May 2009


“‘For surely I know the plans I have for you,” says the Lord, “plans for your welfare and not for harm, to give you a future with hope’” (Jeremiah 29:11).

Before I share this week’s post, I want to update a previous entry called “A Biblical Worldview?” with this quote from Peter Rollins, described as a “prominent figure in the Emergent church movement in the United Kingdom.” Rollins observes: “The Bible is not some simple creed. It’s not a worldview that opposes other worldviews. It’s something that brings life, that brings transformation. I think that this understanding of faith  resonates with people who are tired of a religion in which believing the right thing is what it’s all about” (“Seeds of Doubt,” The Christian Century, June 2, 2009: 20).

Now to more reflections on/from the labyrinth at the Mercy Center in St. Louis.chartres

When I entered the labyrinth, I thought I would have an easy time getting to the center. Wrong! Even though a labyrinth is not a maze, it does contain switchbacks, turns, ins and outs. I was led by the path all the way out to the edge, then in toward the center only to be forced outward again by the configuration of the circle.

The medium was the message. The labyrinth is made in such a way as to remind seekers that life is not an easy path. Yes, we ultimately come to our destination, but not without work or sorrow or hardship. We do not achieve enlightenment of the spirit without discipline, practice, and thought on difficult questions. As the very honest title of my college French text promised, we will learn, but “non sans travail” (“not without work”).  

God leads us into his purpose for our lives, but like the labyrinth, through many twists and turns, to the edge and back, through doubt, despair, even suffering and grief. But lead us he does into the center of his will, the shalom only he can give.

© 2009 Tom Cheatham

 

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Note: A labyrinth, unlike its cousin the maze, contains no dead ends. It is rather a spiritual meditation tool which leads those who walk it inevitably to the center and peace, though through many turns. The labyrinth I walked at the Mercy Center in St. Louis, MO is modeled after the Chartres Labyrinth in France.

For more on labyrinths, see, for example, www.veriditas.org/resources.

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The paths of the Mercy Center Labyrinth were originally lined with wood mulch, tons of it. But over time, weeds began to grow through and maintenance became too much. Pea gravel was put down in place of the wood, but the crunch-crunch-crunch as spiritual seekers walked the twists and turns proved distracting. So, recycled shredded tires took the place of the stone, providing both silence and softness underfoot.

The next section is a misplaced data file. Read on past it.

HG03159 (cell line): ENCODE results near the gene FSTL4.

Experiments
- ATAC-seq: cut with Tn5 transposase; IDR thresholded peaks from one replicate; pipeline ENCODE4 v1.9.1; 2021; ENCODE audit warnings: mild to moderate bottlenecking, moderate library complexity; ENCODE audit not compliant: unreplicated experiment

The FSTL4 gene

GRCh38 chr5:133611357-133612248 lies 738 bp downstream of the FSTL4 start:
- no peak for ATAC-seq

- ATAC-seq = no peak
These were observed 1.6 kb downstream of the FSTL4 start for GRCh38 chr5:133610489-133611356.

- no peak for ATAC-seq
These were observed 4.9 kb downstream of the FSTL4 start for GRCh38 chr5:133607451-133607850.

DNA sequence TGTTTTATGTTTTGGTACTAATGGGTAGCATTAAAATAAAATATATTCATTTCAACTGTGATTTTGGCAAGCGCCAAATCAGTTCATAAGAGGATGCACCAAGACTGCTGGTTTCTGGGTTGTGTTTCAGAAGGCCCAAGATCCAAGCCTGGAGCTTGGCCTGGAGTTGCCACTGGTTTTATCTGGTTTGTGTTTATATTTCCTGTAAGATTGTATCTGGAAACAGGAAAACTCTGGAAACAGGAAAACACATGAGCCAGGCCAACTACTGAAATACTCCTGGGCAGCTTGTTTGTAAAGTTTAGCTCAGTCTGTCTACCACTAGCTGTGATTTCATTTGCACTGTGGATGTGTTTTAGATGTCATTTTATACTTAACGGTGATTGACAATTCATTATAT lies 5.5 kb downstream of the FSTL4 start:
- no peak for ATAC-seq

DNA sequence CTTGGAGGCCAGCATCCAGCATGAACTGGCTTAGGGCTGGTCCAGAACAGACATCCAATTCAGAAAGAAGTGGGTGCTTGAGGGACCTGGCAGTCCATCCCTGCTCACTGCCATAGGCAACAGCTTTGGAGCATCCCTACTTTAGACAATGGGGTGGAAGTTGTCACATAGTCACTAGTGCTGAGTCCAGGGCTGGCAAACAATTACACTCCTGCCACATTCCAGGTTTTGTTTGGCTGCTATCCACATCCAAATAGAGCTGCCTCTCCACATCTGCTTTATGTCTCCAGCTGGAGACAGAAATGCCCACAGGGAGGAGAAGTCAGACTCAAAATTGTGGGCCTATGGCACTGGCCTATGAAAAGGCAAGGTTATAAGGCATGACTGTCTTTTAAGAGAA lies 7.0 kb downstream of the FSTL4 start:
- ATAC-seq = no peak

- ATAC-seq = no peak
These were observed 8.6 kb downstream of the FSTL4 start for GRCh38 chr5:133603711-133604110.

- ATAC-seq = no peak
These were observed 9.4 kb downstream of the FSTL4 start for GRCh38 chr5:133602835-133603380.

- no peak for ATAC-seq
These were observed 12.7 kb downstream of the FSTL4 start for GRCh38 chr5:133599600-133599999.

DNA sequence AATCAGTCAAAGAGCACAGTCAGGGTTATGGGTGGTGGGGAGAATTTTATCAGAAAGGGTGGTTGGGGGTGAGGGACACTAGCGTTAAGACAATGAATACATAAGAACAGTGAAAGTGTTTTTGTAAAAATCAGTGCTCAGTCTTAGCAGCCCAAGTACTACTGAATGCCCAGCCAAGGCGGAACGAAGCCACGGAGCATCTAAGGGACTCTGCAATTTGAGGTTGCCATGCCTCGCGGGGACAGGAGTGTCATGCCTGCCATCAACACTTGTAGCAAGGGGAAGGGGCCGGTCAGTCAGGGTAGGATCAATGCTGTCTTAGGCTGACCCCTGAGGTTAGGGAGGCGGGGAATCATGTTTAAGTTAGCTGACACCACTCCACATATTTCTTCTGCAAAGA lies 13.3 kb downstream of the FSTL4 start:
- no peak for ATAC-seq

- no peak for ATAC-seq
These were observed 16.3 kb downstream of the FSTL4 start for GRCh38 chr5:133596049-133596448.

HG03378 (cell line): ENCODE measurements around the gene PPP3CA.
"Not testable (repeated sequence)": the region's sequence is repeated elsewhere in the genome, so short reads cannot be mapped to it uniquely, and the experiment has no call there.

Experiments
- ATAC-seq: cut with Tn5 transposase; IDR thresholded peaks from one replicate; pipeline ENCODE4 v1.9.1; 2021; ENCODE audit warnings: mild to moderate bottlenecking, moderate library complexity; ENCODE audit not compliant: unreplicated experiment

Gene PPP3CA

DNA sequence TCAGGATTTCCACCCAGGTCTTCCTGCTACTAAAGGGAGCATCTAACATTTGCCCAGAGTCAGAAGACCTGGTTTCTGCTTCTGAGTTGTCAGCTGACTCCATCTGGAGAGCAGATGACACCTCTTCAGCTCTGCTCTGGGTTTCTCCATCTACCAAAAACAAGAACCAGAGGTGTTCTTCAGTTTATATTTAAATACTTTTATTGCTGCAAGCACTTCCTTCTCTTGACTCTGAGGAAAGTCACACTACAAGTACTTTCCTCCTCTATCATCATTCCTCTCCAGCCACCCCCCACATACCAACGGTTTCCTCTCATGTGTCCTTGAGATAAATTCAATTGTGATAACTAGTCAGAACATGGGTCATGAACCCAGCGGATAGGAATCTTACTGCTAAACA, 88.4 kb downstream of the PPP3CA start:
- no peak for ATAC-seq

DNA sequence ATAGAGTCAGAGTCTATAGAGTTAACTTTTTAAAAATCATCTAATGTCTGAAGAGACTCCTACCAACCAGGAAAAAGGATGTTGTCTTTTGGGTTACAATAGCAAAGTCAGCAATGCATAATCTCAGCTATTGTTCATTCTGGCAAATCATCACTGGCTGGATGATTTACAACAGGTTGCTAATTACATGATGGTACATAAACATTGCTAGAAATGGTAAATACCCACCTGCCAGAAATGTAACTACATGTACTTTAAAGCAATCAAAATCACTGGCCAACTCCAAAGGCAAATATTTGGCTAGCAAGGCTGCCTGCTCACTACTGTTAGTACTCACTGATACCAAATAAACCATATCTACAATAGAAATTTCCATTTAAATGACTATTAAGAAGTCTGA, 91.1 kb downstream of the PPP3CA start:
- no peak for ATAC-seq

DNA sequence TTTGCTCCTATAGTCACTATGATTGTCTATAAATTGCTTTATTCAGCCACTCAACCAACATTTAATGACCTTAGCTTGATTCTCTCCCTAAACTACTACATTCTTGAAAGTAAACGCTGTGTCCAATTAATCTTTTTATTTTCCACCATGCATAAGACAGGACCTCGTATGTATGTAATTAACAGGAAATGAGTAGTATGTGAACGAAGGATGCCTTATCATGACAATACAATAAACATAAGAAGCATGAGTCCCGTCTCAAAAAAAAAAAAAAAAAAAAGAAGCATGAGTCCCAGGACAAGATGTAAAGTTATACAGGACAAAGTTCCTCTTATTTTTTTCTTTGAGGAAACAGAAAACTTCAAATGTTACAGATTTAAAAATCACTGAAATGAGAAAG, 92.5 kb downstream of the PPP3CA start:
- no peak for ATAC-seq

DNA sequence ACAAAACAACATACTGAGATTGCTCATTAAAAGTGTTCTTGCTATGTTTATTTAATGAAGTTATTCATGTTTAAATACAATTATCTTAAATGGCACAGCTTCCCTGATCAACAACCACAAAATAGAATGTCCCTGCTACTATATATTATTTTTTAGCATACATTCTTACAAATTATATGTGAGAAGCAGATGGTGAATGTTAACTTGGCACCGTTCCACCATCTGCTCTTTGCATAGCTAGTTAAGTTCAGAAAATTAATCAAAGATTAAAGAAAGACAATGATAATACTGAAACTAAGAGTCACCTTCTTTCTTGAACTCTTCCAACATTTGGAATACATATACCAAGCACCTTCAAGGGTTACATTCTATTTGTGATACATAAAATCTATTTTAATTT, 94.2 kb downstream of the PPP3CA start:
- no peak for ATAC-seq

As I walked the labyrinth earlier this month during a conference, I thought about those tired tires. They were no longer road-worthy, too bald to grip the asphalt and keep safe the passengers in a car or the driver and cargo of a truck. The miles on interstates, suburban streets, fields, and backwoods had taken their toll. The rubber had met the road for the last time.

But now they were given a new mission, a fresh purpose. Yes, they were shredded, and now nobody could tell a Michelin from a Toyo from a Goodyear. The cheap and the premium, the tractor and the ATV and the car tire were all mixed together on the path. All joined now to cushion the footfalls of humble seekers who had come seeking peace and centering in the labyrinth.

I mused that this is how it is not only with these tires, but with all who find that the mission they once passionately pursued is now no longer possible, whether due to age, lack of skills for a new day, fatigue or circumstances of family and/or the economy. They need not despair, for a new mission will present itself, new possibilities will emerge, though it may mean some shredding of ego, being willing to be humbled and prepared for a smaller, though important and rewarding, task.

God’s way of making things new (Revelation 21:5) is as mysterious as the Creator himself. As A Declaration of Faith has it: “We do not fully comprehend who God is or how he works. God’s reality far exceeds all our words can say. The Lord’s requirements are not always what we think is best. The Lord’s care for us is not always what we want. God comes to us on his own terms and is able to do far more than we ask or think.”

Like the labyrinth, God takes us through twists and turns and ins and outs but inevitably to the center of his will.

© 2009 Tom Cheatham

 

“Beware of false prophets, who come to you in sheep’s clothing but inwardly are ravenous wolves. You will know them by their fruits. Are grapes gathered from thorns, or figs from thistles? In the same way, every good tree bears good fruit, but the bad tree bears bad fruit. A good tree cannot bear bad fruit, nor can a bad tree bear good fruit. Every tree that does not bear good fruit is cut down and thrown into the fire. Thus you will know them by their fruits. Not everyone who says to me, ‘Lord, Lord,’ will enter the kingdom of heaven, but only the one who does the will of my Father in heaven” (Jesus, Matthew 7:15-21).

The Barna Group, an evangelical research company, recently released the results of their “worldview survey.” As reported in April 2009 Campus Ministry Update from Ivy Jungle, the survey showed “that only 9% of adults have a ‘biblical worldview’ as defined by believing that absolute moral truth exists, that the Bible is totally accurate in all the principles it teaches, the reality of Satan, the sinless life of Christ, the belief in an all knowing, all loving, God who created the world and rules the universe today, and the belief that a person could not earn their way into heaven.  Overall, only 9% of respondents held all the beliefs for a ‘biblical worldview’…. Young adults (18-23) were least likely to hold a biblical worldview, with only one half of one percent in agreement with all of the statements.”